FIJI WINNING LOMÉ BID AVOIDED EU BOYCOTT OVER AFRICA SIGNING

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FIJI WINNING LOMÉ BID AVOIDED EU BOYCOTT OVER AFRICA SIGNING

SUVA, Fiji Islands (February 15, 2000 – Fiji’s Daily Post)---Fiji’s successful bid to host the signing of the successor to the Lomé Convention has averted a possible boycott by the European Union (EU).

President Ratu Sir Kamisese Mara said, in an exclusive interview, that members of the EU would have boycotted the signing had it been decided to be held in Africa.

Both Fiji and Togo, in West Africa, had put in their bids to host the signing of the successor agreement.

"Even though the boycott threat was there, African countries were strongly bidding for the signing to be in Lomé," Ratu Sir Kamisese said. "But Fiji's good governance record edged out the African country's bid to have the Lomé Convention replacement signed there."

A theme of the lead-up talks to the replacement convention held in Dakar last year was the insistence by the EU on good governance among the ACP (Asia-Caribbean-Pacific) group.

The Europeans expressed their concern that some African countries were converting aid money sent by the EU to buy weapons instead of much-needed food.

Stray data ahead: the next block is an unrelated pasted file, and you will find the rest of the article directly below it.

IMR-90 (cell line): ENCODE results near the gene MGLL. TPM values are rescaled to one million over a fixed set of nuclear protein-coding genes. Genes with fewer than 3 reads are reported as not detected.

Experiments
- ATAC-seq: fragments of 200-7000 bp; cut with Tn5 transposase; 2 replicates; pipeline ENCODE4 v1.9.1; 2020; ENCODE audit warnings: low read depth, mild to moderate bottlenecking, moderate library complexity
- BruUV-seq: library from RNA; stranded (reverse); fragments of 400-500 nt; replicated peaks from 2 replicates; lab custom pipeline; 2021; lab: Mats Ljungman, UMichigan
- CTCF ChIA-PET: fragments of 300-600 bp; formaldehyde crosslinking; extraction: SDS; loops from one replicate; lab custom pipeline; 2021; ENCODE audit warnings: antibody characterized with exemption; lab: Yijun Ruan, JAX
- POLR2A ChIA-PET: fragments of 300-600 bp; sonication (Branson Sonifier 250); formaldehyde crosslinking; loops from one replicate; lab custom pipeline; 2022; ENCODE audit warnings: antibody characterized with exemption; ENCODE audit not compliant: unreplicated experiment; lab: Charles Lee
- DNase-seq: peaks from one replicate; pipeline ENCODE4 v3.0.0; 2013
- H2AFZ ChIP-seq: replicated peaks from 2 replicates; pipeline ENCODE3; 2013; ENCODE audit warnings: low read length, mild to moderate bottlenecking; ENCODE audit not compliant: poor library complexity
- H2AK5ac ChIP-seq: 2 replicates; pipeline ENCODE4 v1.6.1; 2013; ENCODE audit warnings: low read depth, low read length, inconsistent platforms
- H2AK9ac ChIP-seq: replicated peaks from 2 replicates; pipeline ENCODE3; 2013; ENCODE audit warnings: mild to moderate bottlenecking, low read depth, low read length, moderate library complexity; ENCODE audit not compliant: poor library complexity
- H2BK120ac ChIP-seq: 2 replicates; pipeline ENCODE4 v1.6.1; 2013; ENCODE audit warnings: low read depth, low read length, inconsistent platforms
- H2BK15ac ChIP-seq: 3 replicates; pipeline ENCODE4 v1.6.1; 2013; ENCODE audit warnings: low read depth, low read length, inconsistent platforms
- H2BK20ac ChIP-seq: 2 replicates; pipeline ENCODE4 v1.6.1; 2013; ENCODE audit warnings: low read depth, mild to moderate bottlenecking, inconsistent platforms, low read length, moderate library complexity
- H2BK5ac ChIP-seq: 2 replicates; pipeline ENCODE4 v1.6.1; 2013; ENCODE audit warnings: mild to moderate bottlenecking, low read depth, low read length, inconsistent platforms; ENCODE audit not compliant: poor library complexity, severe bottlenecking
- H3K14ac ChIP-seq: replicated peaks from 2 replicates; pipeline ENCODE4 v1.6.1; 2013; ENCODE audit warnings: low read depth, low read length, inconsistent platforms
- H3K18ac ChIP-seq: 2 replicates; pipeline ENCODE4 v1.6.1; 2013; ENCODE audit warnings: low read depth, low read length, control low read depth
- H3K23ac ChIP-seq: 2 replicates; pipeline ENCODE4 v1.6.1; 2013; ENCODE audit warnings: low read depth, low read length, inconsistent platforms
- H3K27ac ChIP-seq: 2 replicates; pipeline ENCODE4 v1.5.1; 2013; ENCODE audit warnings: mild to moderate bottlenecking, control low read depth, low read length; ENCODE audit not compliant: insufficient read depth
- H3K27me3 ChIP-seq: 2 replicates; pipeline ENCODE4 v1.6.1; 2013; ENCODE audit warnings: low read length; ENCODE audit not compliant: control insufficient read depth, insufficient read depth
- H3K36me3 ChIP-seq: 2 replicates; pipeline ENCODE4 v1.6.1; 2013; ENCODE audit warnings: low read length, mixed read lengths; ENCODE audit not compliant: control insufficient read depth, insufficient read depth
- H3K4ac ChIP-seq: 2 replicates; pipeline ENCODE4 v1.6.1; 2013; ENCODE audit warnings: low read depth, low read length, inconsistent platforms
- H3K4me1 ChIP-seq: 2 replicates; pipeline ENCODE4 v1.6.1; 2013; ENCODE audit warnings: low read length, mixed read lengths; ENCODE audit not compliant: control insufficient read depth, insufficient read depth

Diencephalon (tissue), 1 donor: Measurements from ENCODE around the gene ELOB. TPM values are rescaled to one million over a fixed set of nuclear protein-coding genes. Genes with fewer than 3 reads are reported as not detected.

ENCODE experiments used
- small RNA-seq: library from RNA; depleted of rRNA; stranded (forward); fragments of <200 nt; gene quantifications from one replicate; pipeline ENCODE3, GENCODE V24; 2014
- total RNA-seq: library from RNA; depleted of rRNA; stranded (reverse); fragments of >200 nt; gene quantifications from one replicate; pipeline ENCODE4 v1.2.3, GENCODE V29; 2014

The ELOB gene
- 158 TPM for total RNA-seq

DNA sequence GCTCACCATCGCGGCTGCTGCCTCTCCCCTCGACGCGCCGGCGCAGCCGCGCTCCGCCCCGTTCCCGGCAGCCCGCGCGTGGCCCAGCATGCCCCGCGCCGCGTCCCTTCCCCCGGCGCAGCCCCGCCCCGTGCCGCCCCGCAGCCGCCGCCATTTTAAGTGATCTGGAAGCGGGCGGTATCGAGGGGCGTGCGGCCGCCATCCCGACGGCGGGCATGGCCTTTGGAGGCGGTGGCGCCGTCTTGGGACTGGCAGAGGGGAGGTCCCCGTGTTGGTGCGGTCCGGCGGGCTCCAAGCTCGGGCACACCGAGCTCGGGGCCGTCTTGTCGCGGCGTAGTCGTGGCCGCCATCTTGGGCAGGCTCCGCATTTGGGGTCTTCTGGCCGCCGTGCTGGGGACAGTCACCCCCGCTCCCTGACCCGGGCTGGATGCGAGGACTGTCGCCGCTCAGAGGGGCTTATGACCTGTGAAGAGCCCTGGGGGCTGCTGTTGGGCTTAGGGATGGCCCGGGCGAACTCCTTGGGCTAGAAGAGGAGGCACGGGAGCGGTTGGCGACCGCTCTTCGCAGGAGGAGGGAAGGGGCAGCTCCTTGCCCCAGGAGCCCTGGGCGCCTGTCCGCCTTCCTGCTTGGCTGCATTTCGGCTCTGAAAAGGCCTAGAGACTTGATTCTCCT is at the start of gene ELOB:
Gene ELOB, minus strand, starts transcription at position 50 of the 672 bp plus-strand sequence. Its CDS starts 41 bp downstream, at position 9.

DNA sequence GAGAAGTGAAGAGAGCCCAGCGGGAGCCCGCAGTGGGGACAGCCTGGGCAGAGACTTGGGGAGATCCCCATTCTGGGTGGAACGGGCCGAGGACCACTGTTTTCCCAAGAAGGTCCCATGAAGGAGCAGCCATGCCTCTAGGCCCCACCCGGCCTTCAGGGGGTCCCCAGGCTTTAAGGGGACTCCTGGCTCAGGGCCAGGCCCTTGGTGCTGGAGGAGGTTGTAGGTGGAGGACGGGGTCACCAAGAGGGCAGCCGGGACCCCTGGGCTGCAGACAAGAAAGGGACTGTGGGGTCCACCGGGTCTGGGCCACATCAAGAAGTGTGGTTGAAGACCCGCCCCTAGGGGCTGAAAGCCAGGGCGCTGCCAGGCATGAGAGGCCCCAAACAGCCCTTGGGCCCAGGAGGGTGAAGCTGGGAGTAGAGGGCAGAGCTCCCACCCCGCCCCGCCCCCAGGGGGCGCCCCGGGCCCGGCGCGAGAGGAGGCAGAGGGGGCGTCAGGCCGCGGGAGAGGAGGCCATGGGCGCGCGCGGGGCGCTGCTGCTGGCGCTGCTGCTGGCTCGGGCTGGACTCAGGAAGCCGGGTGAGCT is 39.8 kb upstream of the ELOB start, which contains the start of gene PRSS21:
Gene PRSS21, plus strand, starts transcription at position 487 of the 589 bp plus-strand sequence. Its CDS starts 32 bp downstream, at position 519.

Ratu Sir Kamisese said he had advised Prime Minister Mahendra Chaudhry and Foreign Affairs Minister Dr. Tupeni Baba to stand fast in their bid for Fiji to host the signing ceremony.

"The reason is that if the signing was to have been done in Lomé, the European Union members would have boycotted because they do not condone any form of military government," he said. "They will not support any military government, just like the one that is ruling Togo now."

Ratu Sir Kamisese said that if the signing were held in Lomé, only the African, Caribbean and Pacific countries would have attended (and not the European Union countries).

"When that happens, the future of the Lomé Convention will be in doubt because the Europeans would not have signed," he said.

"The Europeans agreed to come to Fiji because the current government was elected by the people through a democratic process."

Ratu Sir Kamisese warned, however, that the convention to be signed in Suva could be the last, especially when the World Trade Organization (WTO) is trying to abolish the special agreement enjoyed by the ACP countries.

In fact, the organization wants everyone to be equal, he said.

"Well, if you're strong, you want everything to be equal. If you're weak, then you cannot make the strong be as equal as you are," Ratu Sir Kamisese said.

For additional reports from Fiji’s Daily Post, go to PACIFIC ISLANDS REPORT News/Information Links: Other News Resources/Fiji Live.

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